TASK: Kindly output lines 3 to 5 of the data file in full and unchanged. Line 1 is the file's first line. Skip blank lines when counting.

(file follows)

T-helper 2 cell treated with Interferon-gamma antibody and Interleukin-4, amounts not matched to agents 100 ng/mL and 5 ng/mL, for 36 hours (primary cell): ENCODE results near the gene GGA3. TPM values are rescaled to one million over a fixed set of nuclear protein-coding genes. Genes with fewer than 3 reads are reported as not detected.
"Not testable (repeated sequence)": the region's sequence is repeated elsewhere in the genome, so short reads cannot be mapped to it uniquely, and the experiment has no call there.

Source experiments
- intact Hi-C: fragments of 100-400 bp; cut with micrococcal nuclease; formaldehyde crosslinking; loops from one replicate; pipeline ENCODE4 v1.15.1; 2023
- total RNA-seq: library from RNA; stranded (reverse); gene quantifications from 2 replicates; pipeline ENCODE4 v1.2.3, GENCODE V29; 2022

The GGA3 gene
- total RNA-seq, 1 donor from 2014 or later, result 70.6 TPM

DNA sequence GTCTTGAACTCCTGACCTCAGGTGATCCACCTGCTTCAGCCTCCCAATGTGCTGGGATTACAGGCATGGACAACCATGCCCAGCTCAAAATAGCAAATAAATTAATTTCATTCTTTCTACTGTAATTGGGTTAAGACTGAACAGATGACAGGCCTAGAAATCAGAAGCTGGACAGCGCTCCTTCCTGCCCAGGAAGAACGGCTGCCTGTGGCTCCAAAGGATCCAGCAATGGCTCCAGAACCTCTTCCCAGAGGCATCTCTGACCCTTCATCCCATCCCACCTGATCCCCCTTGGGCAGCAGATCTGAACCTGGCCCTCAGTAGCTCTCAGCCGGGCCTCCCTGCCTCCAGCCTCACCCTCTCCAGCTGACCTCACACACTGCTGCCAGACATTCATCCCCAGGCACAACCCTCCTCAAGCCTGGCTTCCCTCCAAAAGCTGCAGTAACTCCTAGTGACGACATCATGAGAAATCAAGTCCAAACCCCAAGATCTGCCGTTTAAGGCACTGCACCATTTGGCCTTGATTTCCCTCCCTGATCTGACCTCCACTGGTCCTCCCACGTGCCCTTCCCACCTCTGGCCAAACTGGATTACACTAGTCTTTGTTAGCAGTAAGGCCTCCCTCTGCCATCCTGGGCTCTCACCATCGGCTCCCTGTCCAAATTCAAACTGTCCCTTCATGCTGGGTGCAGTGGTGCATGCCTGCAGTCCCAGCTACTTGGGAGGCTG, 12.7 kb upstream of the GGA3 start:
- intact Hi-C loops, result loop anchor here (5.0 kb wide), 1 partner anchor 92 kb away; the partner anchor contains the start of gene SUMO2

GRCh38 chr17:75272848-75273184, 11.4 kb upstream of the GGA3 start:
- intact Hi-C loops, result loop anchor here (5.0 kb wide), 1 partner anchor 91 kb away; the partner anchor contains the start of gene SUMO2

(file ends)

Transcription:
Source experiments
- intact Hi-C: fragments of 100-400 bp; cut with micrococcal nuclease; formaldehyde crosslinking; loops from one replicate; pipeline ENCODE4 v1.15.1; 2023
- total RNA-seq: library from RNA; stranded (reverse); gene quantifications from 2 replicates; pipeline ENCODE4 v1.2.3, GENCODE V29; 2022